Siwtch to view mode. Take the cursor around to figure out the highest x and y coordinates you can find. Also find out whether the map is round or flat. Start the Map Editor. Create a blank map whose width is (x+1)/2 and whose height is (y+1). Use fact 1 above to find the tile in the Map Editor that corresponds to your starting location. Draw in the visible land. The resource seed always starts at 1; increment it till you get any visible specials in the right locations. At this step you are ignoring the special's type. That is, if you get fish where you expect whale it is OK. Just get the locations right. Once this is done if the special types or the visible huts are not right, use rules 4 and 5 above to make them right.

If you have few visible specials or huts you may not find a uinque resource seed. Often this happens when there is plenty of grassland at the starting loction. Map Analysis is still useful though as it may tell you where to go nearby to resolve the ambiguity.

Once you figure out the resource seed you know the location of all the specials (even if covered by grassland) and huts.

Useful Civ2 Map facts

1. If resource seed of a custom map is 1, Civ2 chooses another resource seed randomly. For all other resource seeds Civ2 asks you in the start up sequence whether you want the resource seed randomized. Thus, if you have designed a map and want to keep its resource seed at 1 use 65 instead.

2. Whales and Fish that are not accessible from a potential city located anywhere are not shown in Civ2. Thus if you are exploring and see a whale or a fish next to darkness land is close by.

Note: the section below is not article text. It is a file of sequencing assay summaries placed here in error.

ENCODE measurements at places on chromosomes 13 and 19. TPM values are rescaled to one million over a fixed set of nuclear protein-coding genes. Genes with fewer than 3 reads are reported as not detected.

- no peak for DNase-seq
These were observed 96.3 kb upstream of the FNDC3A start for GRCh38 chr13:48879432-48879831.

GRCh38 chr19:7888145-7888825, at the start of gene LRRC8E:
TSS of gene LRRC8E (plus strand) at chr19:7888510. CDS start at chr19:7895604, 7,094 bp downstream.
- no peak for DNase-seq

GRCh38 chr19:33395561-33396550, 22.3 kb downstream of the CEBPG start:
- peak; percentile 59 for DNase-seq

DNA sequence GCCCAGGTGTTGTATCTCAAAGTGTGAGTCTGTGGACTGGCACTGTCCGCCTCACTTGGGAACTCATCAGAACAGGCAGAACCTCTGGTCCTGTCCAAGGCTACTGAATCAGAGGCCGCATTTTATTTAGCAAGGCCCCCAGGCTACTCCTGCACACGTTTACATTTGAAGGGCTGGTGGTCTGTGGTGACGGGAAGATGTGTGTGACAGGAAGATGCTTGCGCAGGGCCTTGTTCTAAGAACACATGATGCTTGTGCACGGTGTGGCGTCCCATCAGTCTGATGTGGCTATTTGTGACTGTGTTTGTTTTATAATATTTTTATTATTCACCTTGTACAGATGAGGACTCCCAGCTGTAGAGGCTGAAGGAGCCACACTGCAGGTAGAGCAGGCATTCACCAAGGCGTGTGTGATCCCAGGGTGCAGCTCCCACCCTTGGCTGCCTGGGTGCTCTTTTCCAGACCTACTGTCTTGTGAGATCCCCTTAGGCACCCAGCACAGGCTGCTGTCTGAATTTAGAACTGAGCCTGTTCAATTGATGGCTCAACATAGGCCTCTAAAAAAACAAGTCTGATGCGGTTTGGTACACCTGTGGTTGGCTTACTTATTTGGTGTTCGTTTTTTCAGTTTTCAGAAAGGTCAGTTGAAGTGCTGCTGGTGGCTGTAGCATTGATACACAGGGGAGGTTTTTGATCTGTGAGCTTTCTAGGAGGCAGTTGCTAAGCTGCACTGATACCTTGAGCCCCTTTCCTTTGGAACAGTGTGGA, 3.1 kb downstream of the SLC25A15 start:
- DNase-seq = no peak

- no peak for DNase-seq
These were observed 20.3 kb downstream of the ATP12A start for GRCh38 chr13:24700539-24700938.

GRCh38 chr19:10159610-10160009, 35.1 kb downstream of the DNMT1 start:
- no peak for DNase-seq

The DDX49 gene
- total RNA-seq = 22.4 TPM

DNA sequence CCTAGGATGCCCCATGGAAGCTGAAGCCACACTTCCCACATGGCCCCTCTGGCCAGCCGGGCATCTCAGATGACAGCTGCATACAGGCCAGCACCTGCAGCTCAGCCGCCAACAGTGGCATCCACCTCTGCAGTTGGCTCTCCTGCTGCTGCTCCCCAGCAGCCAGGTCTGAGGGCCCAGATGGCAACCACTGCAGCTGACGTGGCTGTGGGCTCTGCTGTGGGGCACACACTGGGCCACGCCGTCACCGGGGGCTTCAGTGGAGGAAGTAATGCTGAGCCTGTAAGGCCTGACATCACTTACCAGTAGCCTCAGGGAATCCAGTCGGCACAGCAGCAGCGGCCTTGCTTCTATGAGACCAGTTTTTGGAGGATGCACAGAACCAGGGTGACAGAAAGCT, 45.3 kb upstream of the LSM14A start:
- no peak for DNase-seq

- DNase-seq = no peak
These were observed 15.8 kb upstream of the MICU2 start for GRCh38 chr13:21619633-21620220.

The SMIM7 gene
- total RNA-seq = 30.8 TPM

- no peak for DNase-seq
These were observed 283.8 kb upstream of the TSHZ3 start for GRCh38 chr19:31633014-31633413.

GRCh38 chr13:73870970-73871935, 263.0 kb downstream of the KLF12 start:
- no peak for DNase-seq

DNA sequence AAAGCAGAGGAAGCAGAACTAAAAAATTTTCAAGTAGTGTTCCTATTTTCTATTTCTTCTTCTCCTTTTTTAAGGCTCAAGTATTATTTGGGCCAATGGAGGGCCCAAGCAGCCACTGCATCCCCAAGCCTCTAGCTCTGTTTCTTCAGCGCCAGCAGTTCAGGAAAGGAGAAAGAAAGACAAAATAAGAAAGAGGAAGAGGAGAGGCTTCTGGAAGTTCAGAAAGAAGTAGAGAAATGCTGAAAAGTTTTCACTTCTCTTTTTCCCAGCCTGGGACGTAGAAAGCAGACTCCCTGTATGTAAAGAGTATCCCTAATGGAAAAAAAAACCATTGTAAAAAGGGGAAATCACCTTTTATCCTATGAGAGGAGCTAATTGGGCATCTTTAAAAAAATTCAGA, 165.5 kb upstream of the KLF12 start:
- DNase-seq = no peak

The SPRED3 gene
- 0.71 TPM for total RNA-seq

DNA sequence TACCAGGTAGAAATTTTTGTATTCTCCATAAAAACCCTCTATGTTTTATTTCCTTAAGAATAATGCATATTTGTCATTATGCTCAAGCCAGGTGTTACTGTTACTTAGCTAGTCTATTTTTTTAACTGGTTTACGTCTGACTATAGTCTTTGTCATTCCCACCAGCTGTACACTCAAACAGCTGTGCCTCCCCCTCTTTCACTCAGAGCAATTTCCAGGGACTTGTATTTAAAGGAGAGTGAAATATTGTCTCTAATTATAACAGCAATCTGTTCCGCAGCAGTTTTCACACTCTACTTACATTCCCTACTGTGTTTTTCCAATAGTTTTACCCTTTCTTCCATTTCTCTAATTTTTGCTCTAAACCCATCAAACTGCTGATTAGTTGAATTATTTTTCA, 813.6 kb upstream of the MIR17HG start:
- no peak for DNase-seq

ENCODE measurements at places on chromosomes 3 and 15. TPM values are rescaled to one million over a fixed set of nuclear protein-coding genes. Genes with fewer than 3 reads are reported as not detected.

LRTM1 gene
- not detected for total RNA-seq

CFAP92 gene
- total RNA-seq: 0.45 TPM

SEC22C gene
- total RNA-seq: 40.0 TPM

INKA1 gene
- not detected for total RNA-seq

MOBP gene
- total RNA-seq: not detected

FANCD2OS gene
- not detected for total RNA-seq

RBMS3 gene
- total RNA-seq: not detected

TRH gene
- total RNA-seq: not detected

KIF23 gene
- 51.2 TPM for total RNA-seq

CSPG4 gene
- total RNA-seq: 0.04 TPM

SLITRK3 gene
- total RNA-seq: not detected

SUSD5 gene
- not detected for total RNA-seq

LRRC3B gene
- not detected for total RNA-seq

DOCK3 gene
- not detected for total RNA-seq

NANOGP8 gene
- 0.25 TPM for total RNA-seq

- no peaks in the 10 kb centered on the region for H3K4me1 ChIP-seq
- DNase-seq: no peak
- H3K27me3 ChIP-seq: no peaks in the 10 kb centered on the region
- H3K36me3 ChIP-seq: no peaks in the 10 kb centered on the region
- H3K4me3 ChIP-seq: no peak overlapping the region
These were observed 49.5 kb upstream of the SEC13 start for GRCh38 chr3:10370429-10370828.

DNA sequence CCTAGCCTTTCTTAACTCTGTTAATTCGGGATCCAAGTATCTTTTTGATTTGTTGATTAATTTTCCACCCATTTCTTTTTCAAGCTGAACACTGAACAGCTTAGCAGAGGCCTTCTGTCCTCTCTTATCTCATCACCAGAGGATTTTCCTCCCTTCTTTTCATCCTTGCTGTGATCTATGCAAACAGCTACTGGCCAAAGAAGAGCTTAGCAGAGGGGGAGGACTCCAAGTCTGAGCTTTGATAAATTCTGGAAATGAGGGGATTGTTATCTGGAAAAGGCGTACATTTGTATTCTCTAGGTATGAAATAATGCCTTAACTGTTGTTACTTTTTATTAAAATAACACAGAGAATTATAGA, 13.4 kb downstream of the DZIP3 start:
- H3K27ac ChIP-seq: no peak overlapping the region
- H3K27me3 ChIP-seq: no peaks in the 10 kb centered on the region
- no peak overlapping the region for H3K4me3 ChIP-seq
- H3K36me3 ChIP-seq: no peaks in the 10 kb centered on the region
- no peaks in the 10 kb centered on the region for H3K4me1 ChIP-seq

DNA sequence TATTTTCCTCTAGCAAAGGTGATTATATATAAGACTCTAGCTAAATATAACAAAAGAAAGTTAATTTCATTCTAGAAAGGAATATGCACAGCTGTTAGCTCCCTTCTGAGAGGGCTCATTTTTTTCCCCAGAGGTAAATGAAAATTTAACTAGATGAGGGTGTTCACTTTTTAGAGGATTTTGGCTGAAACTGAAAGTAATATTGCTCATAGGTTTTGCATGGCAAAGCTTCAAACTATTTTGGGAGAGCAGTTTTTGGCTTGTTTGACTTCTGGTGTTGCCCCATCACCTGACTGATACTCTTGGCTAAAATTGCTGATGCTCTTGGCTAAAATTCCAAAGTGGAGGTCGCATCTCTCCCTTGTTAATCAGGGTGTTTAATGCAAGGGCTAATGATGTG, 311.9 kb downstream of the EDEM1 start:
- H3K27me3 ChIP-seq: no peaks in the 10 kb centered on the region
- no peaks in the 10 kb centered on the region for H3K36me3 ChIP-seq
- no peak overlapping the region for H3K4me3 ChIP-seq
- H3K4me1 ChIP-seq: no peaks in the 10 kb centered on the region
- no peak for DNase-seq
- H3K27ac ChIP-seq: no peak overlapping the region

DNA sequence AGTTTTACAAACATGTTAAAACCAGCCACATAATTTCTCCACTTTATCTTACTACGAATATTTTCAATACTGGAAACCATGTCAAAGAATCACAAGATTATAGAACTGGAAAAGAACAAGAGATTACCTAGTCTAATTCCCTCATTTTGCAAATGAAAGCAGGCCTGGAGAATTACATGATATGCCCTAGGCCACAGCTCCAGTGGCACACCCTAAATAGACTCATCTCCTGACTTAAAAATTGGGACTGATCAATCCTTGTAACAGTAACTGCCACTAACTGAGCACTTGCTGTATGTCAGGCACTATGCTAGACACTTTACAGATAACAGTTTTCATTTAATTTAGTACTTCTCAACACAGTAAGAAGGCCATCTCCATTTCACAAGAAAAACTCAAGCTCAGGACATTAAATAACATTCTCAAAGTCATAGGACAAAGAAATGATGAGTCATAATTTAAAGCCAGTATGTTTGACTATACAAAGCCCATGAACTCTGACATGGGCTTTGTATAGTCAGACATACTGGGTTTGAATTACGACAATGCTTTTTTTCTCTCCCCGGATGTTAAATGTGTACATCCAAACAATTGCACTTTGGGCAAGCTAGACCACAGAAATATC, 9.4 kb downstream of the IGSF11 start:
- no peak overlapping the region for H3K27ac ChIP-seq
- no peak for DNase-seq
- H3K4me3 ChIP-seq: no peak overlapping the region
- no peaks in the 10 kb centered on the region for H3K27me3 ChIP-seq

3. Grassland is the only land type that hides special resources. The best way to reveal the resource is to mine the grassland into forest.

4. If the map is round, tiles whose x coordinate are close enough to zero to be within the radius of two cities located on the opposite sides of the x=0 line can be simultaneously used by both cities.

2. Bloody BenChieftain

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omg. x? y? mathematical equations? playing civ2 just gets more and more complicated...

3. ElephantUDeity

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You should see Samson's City Supply/Demand formulas...

One trick of mine is when drawing my reference map in MapEditor I use Tundra or Glacier to "stand in" for Grass, since this lets me see the hidden specials underneath while I am searching through the Resource Seeds. Once I lock it in (and sometimes I have to play a few turns to reveal extra specials or huts to confirm) I'll convert them back to Grass except for those that have something hidden underneath.

Might be nice if you also said something about the four different special patterns and how to recognize them.

4. PeasterEmperor

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You can get the same info from a utility, such as hutfinder or civ2admin. I haven't tried it with the Map Editor, and I don't know which way is easier (or more fun). Can anybody compare these two methods?

5. Ali ArdavanMathematicianModeratorCiv2 GOTM Staff